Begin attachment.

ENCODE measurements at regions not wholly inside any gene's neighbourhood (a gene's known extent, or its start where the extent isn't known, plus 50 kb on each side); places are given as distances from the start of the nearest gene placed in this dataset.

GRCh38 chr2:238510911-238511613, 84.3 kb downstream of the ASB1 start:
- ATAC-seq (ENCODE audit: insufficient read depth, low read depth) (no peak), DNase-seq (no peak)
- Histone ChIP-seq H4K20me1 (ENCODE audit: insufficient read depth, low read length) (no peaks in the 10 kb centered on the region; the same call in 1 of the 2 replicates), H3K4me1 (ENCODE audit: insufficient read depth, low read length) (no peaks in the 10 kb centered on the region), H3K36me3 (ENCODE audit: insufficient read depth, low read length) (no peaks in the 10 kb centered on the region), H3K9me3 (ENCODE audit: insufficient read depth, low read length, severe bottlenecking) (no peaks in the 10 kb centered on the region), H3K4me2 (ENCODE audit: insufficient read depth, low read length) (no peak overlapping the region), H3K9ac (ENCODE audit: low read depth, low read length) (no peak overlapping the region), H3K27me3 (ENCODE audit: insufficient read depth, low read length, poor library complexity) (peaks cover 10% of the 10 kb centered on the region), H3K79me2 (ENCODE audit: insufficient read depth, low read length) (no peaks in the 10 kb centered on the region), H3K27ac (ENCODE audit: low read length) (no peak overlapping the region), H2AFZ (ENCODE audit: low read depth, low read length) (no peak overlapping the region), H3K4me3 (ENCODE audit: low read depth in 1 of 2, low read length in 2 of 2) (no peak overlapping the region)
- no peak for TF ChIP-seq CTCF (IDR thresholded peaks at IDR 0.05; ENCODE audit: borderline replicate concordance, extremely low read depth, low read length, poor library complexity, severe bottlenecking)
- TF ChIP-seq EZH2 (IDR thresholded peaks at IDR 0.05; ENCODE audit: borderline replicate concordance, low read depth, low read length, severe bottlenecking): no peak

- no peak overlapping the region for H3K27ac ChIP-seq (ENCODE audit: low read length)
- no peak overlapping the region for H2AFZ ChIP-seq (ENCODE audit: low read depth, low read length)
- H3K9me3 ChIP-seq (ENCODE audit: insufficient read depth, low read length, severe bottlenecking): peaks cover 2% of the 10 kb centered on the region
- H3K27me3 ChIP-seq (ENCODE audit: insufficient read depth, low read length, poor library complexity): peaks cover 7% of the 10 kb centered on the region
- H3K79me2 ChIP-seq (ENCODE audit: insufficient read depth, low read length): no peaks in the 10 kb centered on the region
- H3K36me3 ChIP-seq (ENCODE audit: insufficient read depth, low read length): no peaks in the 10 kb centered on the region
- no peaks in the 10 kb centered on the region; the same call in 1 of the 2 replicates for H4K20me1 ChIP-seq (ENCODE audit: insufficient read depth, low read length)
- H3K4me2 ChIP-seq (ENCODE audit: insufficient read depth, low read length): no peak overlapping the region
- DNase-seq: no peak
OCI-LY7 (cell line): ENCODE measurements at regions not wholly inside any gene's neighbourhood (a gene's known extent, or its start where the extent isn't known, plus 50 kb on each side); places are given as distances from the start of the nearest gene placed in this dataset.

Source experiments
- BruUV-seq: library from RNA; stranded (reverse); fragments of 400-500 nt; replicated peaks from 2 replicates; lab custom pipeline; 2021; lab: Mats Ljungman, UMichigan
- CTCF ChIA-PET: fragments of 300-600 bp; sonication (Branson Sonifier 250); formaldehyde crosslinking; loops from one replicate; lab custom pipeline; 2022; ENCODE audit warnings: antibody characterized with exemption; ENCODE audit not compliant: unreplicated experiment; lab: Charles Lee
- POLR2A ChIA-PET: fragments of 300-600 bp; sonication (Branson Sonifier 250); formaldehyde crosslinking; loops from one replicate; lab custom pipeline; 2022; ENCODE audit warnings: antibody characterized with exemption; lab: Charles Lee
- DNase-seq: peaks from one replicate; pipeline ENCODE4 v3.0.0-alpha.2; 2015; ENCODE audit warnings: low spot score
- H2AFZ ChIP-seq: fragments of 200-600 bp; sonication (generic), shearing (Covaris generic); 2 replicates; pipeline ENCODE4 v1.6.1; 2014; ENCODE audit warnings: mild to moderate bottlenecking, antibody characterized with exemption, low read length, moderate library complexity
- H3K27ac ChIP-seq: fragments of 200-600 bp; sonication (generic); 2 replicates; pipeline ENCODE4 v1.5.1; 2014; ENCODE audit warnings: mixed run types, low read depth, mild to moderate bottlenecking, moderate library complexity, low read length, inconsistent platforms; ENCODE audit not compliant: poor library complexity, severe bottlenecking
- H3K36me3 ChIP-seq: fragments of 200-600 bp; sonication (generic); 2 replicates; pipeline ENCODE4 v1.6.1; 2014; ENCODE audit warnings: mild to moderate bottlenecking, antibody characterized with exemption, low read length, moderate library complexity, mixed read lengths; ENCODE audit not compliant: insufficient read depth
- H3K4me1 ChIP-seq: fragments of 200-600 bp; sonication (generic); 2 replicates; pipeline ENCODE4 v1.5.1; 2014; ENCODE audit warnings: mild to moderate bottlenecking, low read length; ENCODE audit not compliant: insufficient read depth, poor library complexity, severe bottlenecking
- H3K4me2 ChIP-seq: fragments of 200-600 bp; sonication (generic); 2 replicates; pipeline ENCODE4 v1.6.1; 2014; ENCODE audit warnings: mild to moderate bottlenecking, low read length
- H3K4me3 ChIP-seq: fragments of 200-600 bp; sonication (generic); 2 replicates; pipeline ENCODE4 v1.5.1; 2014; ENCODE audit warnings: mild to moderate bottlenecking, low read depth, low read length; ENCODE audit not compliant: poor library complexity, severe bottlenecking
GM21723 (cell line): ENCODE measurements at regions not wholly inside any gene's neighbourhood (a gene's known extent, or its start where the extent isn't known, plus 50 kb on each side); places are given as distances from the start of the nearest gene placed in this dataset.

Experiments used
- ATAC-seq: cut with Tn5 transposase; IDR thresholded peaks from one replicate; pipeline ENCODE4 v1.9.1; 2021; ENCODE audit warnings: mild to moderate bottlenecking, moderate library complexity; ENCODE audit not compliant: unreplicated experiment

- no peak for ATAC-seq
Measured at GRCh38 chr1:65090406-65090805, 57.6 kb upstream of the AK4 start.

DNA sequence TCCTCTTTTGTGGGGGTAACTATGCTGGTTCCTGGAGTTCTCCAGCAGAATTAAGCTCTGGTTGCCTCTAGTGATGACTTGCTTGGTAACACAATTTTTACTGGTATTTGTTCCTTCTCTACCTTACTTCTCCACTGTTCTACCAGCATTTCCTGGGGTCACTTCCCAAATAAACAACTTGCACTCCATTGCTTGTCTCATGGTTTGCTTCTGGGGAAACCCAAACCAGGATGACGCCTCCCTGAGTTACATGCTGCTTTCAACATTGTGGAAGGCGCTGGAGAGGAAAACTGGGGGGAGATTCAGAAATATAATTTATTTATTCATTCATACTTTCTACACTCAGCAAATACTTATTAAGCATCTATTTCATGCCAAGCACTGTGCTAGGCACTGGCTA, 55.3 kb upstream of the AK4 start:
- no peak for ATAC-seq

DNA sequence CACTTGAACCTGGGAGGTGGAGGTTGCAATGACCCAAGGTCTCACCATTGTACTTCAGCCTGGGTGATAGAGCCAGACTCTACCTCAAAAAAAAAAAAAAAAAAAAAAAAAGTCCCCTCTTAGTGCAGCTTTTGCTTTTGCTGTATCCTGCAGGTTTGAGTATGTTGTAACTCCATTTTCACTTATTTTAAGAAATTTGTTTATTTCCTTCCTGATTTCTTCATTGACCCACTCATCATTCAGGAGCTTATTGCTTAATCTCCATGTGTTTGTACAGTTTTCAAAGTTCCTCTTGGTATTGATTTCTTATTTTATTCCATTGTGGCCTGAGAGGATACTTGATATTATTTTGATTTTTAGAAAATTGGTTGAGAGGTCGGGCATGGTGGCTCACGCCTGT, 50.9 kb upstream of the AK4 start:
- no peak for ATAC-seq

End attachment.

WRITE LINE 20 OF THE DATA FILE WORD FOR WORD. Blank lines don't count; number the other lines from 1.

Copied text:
- POLR2A ChIA-PET: fragments of 300-600 bp; sonication (Branson Sonifier 250); formaldehyde crosslinking; loops from one replicate; lab custom pipeline; 2022; ENCODE audit warnings: antibody characterized with exemption; lab: Charles Lee